LEED-EB Indoor Environmental Quality/Credit 3: Construction IAQ Management Plan and LEED-NC Indoor Environmental Quality/Credit 3.1: Construction IAQ Management Plan During Construction . The intent of these credits are to "prevent indoor air quality problems resulting from the construction/renovation process." They require a filtration media with a MERV of 8 at each return air grill if air handlers must be used during construction.
LEED-EB Indoor Environmental Quality/Credit 4.1: Documenting Productivity Impacts: Absenteeism and Health Care Costs Impacts . While use of a specific air filter will not help you with the documentation and reporting requirements of this credit, it is important to understand the role that a high-efficiency air filter can have on tenant health and wellness. Studies have reported that as many as one fifth of U.S. office workers experience decreased productivity levels based on discomfort or adverse health effects due to IAQ problems.
LEED-EB Indoor Environmental Quality/Credit 5.1: Indoor Chemical & Pollutant Source Control . The intent of this credit is to "reduce exposure of building occupants to potentially hazardous particle contaminants, which adversely impact air quality." It requires filters with particle removal effectiveness of MERV 13 or greater to be in place over the performance period for all outside air intakes and for the returns for the recirculation of inside air. A regular schedule for maintenance and replacement of these filters must be established and followed to keep unfiltered bypass air from entering the duct-work and breathing air.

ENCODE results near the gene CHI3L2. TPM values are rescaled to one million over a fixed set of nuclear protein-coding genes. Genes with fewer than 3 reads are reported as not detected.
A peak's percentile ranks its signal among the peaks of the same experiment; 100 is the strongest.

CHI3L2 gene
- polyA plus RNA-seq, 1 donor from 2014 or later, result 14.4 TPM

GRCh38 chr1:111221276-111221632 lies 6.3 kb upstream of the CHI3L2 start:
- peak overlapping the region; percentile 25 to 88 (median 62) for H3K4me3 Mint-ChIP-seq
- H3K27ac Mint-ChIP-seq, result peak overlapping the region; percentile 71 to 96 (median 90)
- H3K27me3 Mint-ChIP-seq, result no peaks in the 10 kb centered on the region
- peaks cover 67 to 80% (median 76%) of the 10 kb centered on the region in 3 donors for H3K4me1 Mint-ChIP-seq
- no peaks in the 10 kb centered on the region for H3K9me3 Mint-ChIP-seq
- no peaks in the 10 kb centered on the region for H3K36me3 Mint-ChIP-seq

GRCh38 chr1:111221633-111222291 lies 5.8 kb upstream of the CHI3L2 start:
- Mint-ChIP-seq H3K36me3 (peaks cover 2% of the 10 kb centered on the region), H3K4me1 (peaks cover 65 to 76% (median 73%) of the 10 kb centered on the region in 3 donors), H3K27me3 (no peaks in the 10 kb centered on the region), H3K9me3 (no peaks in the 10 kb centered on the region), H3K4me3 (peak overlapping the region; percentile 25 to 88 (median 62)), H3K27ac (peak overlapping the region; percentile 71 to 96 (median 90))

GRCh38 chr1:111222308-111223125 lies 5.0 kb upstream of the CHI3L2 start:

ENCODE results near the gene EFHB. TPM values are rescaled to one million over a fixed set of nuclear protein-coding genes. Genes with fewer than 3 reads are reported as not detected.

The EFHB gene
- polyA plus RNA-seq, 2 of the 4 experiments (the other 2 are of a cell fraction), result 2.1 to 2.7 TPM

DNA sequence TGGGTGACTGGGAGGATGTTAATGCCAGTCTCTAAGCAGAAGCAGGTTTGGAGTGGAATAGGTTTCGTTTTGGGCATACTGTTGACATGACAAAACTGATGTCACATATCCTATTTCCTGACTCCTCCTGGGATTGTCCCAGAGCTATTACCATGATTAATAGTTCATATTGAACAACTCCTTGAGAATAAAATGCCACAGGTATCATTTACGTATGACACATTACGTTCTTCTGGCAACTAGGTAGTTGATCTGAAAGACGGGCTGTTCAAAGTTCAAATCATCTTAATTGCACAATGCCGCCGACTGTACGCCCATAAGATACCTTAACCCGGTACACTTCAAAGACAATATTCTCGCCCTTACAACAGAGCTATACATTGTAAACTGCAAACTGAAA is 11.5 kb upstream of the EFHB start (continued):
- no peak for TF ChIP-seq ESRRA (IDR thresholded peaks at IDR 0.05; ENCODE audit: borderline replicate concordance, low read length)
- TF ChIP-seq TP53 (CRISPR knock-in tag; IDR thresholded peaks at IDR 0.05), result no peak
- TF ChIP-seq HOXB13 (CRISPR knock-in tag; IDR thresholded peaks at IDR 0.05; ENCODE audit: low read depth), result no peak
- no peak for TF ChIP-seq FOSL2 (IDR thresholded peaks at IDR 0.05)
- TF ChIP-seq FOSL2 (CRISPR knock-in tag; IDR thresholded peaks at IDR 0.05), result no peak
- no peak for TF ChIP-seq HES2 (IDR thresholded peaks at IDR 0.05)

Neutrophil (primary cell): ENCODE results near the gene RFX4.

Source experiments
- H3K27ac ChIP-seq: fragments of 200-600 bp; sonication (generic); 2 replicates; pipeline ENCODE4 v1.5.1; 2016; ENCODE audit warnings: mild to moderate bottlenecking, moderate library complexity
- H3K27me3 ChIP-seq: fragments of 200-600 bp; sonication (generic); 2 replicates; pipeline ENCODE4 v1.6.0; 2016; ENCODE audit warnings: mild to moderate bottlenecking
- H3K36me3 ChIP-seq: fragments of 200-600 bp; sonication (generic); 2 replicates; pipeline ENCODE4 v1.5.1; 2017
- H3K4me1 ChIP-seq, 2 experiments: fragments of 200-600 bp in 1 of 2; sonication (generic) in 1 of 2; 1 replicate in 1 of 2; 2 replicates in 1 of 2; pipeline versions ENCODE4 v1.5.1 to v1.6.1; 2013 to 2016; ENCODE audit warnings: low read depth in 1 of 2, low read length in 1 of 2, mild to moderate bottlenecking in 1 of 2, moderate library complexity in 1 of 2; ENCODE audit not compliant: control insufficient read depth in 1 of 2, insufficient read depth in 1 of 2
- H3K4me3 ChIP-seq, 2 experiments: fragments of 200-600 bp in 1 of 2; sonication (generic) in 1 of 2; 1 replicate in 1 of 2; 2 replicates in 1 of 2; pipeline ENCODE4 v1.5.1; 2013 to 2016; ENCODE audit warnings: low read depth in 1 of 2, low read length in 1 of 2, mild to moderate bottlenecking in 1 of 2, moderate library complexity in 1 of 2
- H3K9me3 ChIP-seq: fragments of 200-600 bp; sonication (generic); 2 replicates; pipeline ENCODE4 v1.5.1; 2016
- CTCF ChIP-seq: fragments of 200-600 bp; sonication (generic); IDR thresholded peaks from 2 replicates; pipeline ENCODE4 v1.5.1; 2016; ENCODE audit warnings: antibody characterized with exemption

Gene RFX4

With a few notable exceptions, HVAC filters don't play a starring role in the LEED rating system. But perhaps they should. Facility managers and engineers working toward LEED credits should be encouraged to look at the significant role HVAC filters can play in reducing energy costs, reducing waste, eliminating sources of indoor pollution and improving a building's IAQ. While these achievements can be considered reasonable goals in and of themselves, they can also be counted toward credits in both the LEED-EB and LEED-NC rating systems.